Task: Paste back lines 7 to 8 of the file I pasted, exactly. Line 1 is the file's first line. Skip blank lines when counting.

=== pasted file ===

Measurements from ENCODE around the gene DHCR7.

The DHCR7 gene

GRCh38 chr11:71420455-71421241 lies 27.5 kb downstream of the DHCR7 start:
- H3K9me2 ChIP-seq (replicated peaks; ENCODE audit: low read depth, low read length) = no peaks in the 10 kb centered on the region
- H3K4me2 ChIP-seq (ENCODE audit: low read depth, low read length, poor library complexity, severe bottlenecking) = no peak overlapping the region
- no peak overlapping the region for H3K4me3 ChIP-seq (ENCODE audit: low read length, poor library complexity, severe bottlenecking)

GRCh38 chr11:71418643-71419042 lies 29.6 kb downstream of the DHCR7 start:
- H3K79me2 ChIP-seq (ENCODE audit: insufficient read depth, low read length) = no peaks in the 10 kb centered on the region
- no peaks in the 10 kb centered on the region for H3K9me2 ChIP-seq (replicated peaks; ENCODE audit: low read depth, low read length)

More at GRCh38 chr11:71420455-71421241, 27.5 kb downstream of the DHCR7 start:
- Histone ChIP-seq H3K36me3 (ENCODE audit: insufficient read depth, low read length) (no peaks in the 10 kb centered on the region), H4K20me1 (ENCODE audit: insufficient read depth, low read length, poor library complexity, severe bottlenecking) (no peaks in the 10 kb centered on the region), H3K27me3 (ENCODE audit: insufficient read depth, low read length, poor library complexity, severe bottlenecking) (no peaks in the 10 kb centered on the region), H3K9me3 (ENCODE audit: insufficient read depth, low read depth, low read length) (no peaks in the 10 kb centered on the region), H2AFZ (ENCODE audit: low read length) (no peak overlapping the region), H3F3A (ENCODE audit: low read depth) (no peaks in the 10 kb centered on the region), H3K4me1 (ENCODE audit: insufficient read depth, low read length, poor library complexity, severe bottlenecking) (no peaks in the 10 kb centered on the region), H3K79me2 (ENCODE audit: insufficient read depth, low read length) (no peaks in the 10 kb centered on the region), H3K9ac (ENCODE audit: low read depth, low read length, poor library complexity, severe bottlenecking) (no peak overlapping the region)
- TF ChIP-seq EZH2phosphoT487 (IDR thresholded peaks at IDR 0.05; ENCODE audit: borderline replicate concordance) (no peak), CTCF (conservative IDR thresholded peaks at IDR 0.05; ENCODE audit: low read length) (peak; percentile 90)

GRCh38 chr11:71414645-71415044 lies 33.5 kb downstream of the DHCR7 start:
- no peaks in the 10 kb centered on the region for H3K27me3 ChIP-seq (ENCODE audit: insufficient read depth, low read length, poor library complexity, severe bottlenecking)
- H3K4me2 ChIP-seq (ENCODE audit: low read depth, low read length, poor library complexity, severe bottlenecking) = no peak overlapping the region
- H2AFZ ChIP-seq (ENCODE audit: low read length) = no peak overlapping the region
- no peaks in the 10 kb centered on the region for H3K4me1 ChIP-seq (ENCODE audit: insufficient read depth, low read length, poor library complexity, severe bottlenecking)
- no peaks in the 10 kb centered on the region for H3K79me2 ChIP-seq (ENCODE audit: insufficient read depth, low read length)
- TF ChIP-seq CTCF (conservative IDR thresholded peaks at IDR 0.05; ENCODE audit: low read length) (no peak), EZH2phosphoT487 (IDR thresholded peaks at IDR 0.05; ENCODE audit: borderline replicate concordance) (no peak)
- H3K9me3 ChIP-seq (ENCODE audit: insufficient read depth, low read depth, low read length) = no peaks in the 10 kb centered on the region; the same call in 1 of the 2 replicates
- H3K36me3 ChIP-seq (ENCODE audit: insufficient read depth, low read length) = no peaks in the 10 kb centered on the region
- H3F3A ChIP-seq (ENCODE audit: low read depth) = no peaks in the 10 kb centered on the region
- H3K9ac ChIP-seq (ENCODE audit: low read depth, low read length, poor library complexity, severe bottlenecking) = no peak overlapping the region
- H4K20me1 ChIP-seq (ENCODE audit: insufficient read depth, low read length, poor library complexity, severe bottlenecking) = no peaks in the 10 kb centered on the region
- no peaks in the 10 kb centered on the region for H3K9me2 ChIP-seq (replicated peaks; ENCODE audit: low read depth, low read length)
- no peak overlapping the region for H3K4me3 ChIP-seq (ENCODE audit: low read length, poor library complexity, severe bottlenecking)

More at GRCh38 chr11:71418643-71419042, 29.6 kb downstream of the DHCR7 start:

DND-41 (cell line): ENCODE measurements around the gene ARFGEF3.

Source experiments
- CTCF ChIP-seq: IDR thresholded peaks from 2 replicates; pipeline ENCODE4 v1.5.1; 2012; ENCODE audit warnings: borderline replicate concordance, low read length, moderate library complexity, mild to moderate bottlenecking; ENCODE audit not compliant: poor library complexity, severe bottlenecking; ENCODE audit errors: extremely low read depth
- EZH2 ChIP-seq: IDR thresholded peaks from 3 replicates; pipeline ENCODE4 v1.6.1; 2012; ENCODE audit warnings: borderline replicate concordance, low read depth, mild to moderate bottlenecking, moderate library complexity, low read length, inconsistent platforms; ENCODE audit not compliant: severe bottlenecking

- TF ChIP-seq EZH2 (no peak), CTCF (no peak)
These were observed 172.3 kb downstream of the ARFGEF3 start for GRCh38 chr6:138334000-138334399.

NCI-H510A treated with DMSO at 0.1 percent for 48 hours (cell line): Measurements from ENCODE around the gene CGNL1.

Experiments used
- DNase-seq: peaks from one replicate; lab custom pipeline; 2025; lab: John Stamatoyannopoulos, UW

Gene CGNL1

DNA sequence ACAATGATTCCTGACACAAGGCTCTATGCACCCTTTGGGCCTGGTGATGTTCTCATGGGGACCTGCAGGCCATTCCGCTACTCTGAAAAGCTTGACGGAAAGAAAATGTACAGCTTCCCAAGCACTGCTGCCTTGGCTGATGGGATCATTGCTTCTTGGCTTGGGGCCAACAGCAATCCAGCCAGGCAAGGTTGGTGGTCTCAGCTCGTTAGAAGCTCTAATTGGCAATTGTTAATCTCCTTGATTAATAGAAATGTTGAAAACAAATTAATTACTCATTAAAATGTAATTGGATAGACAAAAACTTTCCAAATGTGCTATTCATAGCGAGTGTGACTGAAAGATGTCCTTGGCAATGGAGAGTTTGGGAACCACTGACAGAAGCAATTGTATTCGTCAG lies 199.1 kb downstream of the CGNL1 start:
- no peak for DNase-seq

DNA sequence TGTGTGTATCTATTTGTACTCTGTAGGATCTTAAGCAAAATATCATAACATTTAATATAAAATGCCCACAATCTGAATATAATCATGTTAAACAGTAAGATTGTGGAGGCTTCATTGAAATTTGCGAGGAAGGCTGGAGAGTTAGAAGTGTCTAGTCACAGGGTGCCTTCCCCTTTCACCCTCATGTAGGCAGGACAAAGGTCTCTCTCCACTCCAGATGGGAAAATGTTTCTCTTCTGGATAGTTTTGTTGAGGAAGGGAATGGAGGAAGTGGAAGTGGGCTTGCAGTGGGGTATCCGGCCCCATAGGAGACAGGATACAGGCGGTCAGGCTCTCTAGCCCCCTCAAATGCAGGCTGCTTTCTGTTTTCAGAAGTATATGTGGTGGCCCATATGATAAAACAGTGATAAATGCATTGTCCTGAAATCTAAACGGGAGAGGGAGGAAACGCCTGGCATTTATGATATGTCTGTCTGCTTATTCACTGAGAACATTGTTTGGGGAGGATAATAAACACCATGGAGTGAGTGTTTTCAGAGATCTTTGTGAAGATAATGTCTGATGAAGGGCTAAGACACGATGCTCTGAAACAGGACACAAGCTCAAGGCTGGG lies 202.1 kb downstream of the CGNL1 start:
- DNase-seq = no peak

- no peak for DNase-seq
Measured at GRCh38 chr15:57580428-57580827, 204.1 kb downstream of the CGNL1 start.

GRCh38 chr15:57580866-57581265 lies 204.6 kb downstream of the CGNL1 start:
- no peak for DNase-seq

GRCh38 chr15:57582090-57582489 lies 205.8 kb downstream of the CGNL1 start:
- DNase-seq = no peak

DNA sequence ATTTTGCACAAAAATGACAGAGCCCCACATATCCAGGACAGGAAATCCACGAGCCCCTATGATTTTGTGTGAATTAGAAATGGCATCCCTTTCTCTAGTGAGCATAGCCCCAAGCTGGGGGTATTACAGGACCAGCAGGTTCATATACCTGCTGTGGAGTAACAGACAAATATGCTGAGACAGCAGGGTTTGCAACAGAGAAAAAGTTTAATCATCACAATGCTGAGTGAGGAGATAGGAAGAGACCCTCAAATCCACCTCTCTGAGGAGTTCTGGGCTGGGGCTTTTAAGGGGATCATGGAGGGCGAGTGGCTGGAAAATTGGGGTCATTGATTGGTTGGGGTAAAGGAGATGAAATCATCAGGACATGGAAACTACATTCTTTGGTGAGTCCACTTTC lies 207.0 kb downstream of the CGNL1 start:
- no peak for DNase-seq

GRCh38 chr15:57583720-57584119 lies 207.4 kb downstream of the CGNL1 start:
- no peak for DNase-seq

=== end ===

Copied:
GRCh38 chr11:71418643-71419042 lies 29.6 kb downstream of the DHCR7 start:
- H3K79me2 ChIP-seq (ENCODE audit: insufficient read depth, low read length) = no peaks in the 10 kb centered on the region